William F. Ettinger, Ph.D.

Professor of Biology

Teaching science is the best occupation in the world. It is uplifting to challenge a student, let them struggle with an idea, then watch that “ah-ha” moment when they get it. Personally, this is gratifying and thrilling. It fills each day...

Dr. William F. Ettinger

Contact Information

Education & Curriculum Vitae

Ph.D., Plant Physiology, Washington State University

B.S., Biology, Lewis and Clark College

Courses Taught

BIOL 105: Information Flow in Biological Systems

BIOL 207: Genetics

BIOL 375: Virology

BIOL 359: Studies in Biodiversity (Zambia)

Teaching science is the best occupation in the world. It is uplifting to challenge a student, let them struggle with an idea, then watch that “ah-ha” moment when they get it. Personally, this is gratifying and thrilling. It fills each day with challenges and rewards. It is also rewarding to see students as they mature, graduate and go on to bigger and better things. I have been lucky to get to know some wonderful students. It is fantastic to follow them as they choose a career and excel at it.

Bertagnolli, M.E., Ettinger, W.F., Herzog, C.W. Assessing the Irritation Potential of Toothpastes Using a Red Blood Cell Lysis Assay. Manuscript in Preparation.

Kirk R. Anders , Alex M. Murphy*, William F. Ettinger, Douglas Kempthorne, Charles Kittridge, Alex Kures*, Sarah Lundgren*, Jacob Masters*, Rachel Noyes*, Christina Winters*, Perry Yazzolino*, Kasandra Ziebert*, Joseph Haydock, Stephen Hayes, Rebecca A. Garlena, Daniel A. Russell, Marianne K. Poxleitner, Ann-Scott H. Ettinger (2017) Genome Sequences of Cluster K Mycobacteriophages DrHayes, Urkel, and SamuelLPlaqson Genome. ASM Genome Announcements. SUBMITTED http://genomea.msubmit.net/cgi-bin/main.plex?el=A7IG1yjo1B7Czai2F5A9ftdyGHj7SyL2LexuLy6zZqbZAZ

Ettinger, WF (2015) Analyzing Anaphylaxis: Bees, Latex, and Peanuts: Watch Out for a Severe Allergic Reaction. Ski Patrol 32(2): 69-72.

Johnson, C.H., Shingles R., & Ettinger, W.F. (2006) Regulation and Role of Ca++ Fluxes in the Chloroplast., Chapter 20 in “The Structure and Function of Plastids" Robert R. Wise & J. Kenneth Hoober eds. Advances in Photosynthesis and Respiration Series, Springer, The Netherlands. 403-416

Hou, H.J.M., Zhang, X., Liu, H. *Stevens, J., *Young, E., *Lien, T., *Dempsey, E.*, Ettinger, W.F. & Gunner, M. (2005) “Photodamage of one bacteriopheophytin molecule in the photosynthetic reaction center from R. sphaeroides”, in Photosynthesis: Fundamental Aspects to Global Perspectives, A. Van Der Est and D. Bruce eds., Vol 1, pp. 501-503

Avenson, T. J., Kanazawa, A., Cruz, J. A., Takizawa, K., Ettinger, W. F., and Kramer, D. M. (2005). "Integrating the proton circuit into photosynthesis: progress and challenges." Plant Cell and Environment 28: 97–109.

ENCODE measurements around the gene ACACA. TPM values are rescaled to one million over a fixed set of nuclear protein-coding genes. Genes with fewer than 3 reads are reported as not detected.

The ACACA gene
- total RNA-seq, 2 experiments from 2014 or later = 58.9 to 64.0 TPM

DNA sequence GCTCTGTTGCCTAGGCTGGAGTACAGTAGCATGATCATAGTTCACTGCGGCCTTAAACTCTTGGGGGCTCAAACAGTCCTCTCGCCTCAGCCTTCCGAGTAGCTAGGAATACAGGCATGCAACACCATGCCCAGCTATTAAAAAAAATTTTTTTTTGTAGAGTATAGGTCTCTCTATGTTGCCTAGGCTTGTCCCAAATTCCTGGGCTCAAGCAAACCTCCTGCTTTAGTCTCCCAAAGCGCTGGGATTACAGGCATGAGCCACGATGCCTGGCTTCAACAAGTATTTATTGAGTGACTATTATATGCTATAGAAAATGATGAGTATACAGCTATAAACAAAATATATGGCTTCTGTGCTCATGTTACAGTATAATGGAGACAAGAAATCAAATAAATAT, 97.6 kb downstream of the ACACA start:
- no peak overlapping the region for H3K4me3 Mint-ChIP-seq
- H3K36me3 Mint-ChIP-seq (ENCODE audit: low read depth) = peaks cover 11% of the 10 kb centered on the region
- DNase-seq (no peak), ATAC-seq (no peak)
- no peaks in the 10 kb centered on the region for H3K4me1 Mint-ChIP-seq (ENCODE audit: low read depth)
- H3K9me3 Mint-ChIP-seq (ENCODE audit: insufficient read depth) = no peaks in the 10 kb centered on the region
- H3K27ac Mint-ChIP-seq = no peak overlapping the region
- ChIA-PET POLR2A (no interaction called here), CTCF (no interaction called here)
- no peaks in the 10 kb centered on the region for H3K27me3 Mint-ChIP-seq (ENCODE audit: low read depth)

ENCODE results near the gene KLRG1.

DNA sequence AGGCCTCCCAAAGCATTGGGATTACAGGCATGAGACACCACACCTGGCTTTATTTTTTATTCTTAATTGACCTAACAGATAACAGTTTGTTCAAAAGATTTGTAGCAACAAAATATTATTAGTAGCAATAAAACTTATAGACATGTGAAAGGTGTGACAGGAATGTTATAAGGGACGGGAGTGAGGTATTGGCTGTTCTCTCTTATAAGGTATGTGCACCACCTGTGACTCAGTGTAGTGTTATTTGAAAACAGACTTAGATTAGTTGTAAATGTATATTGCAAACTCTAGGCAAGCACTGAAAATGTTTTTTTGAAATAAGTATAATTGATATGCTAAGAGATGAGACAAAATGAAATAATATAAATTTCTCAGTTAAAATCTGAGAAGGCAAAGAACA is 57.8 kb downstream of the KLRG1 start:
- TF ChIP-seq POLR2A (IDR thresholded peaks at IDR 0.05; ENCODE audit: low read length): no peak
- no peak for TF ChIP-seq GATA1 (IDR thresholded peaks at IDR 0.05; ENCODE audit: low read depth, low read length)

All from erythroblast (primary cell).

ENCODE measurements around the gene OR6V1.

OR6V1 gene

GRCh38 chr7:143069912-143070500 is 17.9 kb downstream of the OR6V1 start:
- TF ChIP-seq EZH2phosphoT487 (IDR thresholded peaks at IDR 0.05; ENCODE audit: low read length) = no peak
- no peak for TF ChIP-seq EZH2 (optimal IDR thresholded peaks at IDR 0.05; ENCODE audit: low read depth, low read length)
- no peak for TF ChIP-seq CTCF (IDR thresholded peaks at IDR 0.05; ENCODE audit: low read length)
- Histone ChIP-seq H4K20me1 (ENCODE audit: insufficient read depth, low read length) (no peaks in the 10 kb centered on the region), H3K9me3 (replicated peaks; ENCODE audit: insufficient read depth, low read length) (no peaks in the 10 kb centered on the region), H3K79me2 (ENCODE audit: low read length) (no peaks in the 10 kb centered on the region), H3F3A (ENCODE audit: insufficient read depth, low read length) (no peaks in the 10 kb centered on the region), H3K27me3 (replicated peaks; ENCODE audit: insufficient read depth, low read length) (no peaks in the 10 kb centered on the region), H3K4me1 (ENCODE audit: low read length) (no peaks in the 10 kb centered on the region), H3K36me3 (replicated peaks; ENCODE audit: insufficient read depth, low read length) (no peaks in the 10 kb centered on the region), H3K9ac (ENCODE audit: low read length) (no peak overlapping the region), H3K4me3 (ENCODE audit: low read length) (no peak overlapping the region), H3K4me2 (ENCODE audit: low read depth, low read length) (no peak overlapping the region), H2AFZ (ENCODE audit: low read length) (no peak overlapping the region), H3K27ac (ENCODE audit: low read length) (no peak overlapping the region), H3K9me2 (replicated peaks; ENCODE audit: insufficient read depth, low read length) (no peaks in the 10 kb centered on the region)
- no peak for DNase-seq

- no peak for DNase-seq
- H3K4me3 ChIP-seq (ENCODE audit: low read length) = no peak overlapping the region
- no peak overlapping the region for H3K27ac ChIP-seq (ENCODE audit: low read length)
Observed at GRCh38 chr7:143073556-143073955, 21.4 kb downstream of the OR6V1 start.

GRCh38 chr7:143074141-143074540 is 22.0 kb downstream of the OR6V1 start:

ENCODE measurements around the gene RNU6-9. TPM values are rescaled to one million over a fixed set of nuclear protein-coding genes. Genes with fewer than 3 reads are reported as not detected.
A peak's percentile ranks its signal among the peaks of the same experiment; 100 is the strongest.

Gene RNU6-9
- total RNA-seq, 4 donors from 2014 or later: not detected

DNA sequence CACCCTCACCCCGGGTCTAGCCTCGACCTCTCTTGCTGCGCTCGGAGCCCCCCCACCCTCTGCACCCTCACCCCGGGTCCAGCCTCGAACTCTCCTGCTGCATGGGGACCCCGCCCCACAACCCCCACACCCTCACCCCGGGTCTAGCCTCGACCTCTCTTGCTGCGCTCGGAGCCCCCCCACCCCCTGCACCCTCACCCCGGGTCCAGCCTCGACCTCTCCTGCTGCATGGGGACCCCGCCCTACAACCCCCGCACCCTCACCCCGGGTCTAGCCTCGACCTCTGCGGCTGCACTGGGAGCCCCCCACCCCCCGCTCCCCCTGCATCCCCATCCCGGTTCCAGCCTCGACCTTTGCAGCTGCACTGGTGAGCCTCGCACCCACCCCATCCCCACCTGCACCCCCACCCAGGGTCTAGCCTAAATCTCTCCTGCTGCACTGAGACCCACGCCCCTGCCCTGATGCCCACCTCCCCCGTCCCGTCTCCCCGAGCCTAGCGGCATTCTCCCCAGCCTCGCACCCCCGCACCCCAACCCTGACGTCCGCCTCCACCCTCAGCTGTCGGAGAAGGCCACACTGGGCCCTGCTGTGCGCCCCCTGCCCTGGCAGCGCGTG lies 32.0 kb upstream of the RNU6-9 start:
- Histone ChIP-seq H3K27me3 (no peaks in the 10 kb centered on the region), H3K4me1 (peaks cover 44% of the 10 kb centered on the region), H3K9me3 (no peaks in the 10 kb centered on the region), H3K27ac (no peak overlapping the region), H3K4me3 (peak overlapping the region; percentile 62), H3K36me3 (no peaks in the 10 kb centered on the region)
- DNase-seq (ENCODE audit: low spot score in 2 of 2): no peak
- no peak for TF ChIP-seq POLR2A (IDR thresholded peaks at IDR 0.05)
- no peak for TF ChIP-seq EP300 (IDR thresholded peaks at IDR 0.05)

Li, T., Sirakova, D., Rogers, L., Ettinger, W.F., & Kolattukudy, P.E. (2002) Regulation of Constitutively Expressed and Induced Cutinase Genes by Different Zinc Finger Transcription Factors in Fusarium solani f. sp. pisi (Nectria haematococca) J. Biol. Chem. 277: 7905-7912.

Miller, K.L. & Muelheim, J. (corporate authorship: please see comments in personal statement) (2002) Report of the Food Allergy Task Force To Dr. Brian Benzel, Superintendent Spokane Public Schools. http://www.spokaneschools.org/NutritionServices/pdf/FATF.pdf

Ettinger, W.F., *Clear, A.M., *Fanning, K.J., *Peck, M.-L. (1999) Identification of a Ca++/H+ antiporter in the plant chloroplast thylakoid membrane. Plant Physiol. 119: 1379-1385.

Lefcort, H., *Thomson, S.M., *Cowles, E.E., *Harowicz, H.L., *Livaudias, B.M., Roberts, W.E., and Ettinger, W.F. (1999) "The importance of fear: Predator and heavy metal-mediated competition between tadpoles (Rana luteiventris) and snails (Lymnaea pulustris)." Ecological Applications, 9: 1477-1489.

Lefcort, H., *Meguire, R.A., *Wilson, L.H., and Ettinger, W.F. (1998) "The effects of heavy metals on the survival, growth, metamorphosis, and anti-predatory behavior of Columbia spotted frog (Rana luteiventris) tadpoles." Arch. Environ. Contam. Toxicol. 35: 447-456.

Hashimoto, A., Ettinger, W.F., Yamamoto, Y. and Theg, S. M. (1997) Assembly of newly imported oxygen-evolving complex subunits in isolated chloroplasts: sites of assembly and mechanism of binding. The Plant Cell, 9: 441-452.

Ettinger, R.H., Ettinger, W.F., & *Harless, W.E. (1997) Active immunization with cocaine-protein conjugate attenuates cocaine's effects. Pharmacology, Biochemistry and Behavior. 58: 215-220.

Bormann, N.E., Van Der Sluys, W.G. & Ettinger, W.F. (1995) Heavy metal transport implications of biotic uptake in the Coeur d'Alene River. In: Watershed Management: Planning for the 21st Century. Ward, T.J,. ed. American Society of Civil Engineers, pp. 165-174.